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Diplomacy in Action

Financial Inclusion: Freedom to Borrow


Op-Ed
Charles Shapiro
Senior Advisor, Bureau of Western Hemisphere Affairs
Op-Ed in the Stabroek News, Guyana; The Gleaner, Jamaica; Democrat, St. Kitts & Nevis
Washington, DC
March 26, 2010

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"Small businesses are the backbone of our economy and the source of employment for many of our citizens. We must give them the chance to borrow larger amounts at lower interest rates with longer repayment periods if we’re going to make it easier for these enterprises to thrive." -Secretary Hillary Rodham Clinton

Across Latin America and the Caribbean small businesses complain that they cannot get loans. When they can, the rate of interest is often crippling. That is a big “if.” Worldwide 75% of small business loan applications are rejected, most for “insufficient” collateral.

Here’s the credit trap: In Latin American and the Caribbean more than 70% of small business capital is moveable property – machinery, inventory, fixtures, crops, and accounts receivable -- that cannot be used as collateral because of outmoded laws that only recognize real estate and motor vehicles can be used as collateral.

Countries with growing economies, such as Romania, China, Vietnam and Bosnia, have modernized their legislation to allow businesses to use all their assets as collateral, not just real estate. Small businesses in countries with modern laws on collateral get larger loans, longer repayment periods and lower rates of interest. That means more small businesses will be successful. Successful small businesses in turn bring more jobs and more economic growth. Sounds good, doesn’t it?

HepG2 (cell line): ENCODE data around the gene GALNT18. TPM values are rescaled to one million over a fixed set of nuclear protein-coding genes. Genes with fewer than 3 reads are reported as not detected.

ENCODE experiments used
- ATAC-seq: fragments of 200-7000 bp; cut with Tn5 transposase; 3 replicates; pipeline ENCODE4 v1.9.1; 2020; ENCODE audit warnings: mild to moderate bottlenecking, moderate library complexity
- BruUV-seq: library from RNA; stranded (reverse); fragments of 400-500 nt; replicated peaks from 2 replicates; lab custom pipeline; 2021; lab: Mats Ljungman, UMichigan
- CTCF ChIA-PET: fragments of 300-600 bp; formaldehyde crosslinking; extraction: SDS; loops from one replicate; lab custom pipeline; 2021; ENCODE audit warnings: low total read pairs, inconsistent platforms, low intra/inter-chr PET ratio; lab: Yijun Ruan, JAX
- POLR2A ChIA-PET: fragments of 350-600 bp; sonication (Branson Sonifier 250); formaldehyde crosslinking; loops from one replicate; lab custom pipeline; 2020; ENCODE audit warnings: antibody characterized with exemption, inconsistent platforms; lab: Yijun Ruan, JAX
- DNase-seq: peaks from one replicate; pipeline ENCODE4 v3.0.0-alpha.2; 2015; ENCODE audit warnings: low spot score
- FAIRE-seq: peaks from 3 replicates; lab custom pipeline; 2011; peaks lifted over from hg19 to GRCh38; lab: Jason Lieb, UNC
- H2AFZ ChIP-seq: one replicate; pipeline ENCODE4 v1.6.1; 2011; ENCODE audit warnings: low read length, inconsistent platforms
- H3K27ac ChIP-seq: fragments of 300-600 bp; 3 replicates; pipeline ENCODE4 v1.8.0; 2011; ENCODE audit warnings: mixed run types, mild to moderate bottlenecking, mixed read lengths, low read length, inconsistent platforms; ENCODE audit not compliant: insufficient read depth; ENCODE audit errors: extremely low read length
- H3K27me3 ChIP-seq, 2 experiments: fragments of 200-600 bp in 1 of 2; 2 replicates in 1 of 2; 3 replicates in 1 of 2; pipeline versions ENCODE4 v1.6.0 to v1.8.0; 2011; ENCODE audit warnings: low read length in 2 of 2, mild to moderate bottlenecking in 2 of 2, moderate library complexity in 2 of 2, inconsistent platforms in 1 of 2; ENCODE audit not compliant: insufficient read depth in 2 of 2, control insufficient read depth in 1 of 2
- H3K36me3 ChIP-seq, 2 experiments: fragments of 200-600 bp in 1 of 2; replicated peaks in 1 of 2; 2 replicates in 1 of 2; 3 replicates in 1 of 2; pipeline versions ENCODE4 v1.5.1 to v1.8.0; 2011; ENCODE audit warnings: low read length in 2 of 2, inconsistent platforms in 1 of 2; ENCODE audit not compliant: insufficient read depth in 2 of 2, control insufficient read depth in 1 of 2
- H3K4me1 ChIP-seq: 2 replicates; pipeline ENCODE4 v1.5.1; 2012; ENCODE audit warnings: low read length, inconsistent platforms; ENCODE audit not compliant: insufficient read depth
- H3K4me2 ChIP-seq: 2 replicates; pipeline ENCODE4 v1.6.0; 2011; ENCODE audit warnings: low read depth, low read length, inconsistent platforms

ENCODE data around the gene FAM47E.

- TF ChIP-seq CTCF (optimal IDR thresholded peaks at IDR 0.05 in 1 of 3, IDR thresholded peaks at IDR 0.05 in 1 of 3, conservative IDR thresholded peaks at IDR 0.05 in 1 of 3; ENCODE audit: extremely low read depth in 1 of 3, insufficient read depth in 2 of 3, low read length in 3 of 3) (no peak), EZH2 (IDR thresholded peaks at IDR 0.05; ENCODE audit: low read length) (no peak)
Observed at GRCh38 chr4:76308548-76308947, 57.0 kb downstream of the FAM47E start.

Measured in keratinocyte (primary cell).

Secured transaction reform requires a package of changes:

  • Passage of a legislation to permit using moveable assets as collateral.
  • Establishment of a transparent and accessible public registry of the assets that borrowers have used to guarantee loans. The registry should be inexpensive and easy to access.
  • Legal changes allowing a lender to seize the assets expeditiously if the borrower does not repay the loan.

In 2002 the Organization of American States (OAS) adopted model legislation on secured transactions, and in 2009 it approved the regulations necessary to implement the laws. The OAS encourages member states to adopt the Secured Transactions Model Law and Registry Regulations because their enactment “will significantly reduce the cost of loans, facilitate international trade in the region, and assist small and medium-sized businesses throughout the Hemisphere.”

Obviously it is up to the legislature of each country to determine if it wishes to modify its laws. The fact is that secured transaction reform is often seen as an esoteric legal issue with no champion advocating it. No one gets excited about commercial law. While the subject may be hard to understand, it is important for growing our economies. Modernizing these laws gives small businesses a greater opportunity to thrive.

Small entrepreneurs are optimists. These shopkeepers, farmers, and taxi drivers believe in the future. They believe in their countries. They are convinced that if they work hard they will improve their lives and future opportunities for their children.

Without modern laws to facilitate credit, small business owners compete with a hand tied behind their backs because they cannot use all their assets as collateral. Let us democratize credit and give them a fair chance by enacting secured transactions reforms.



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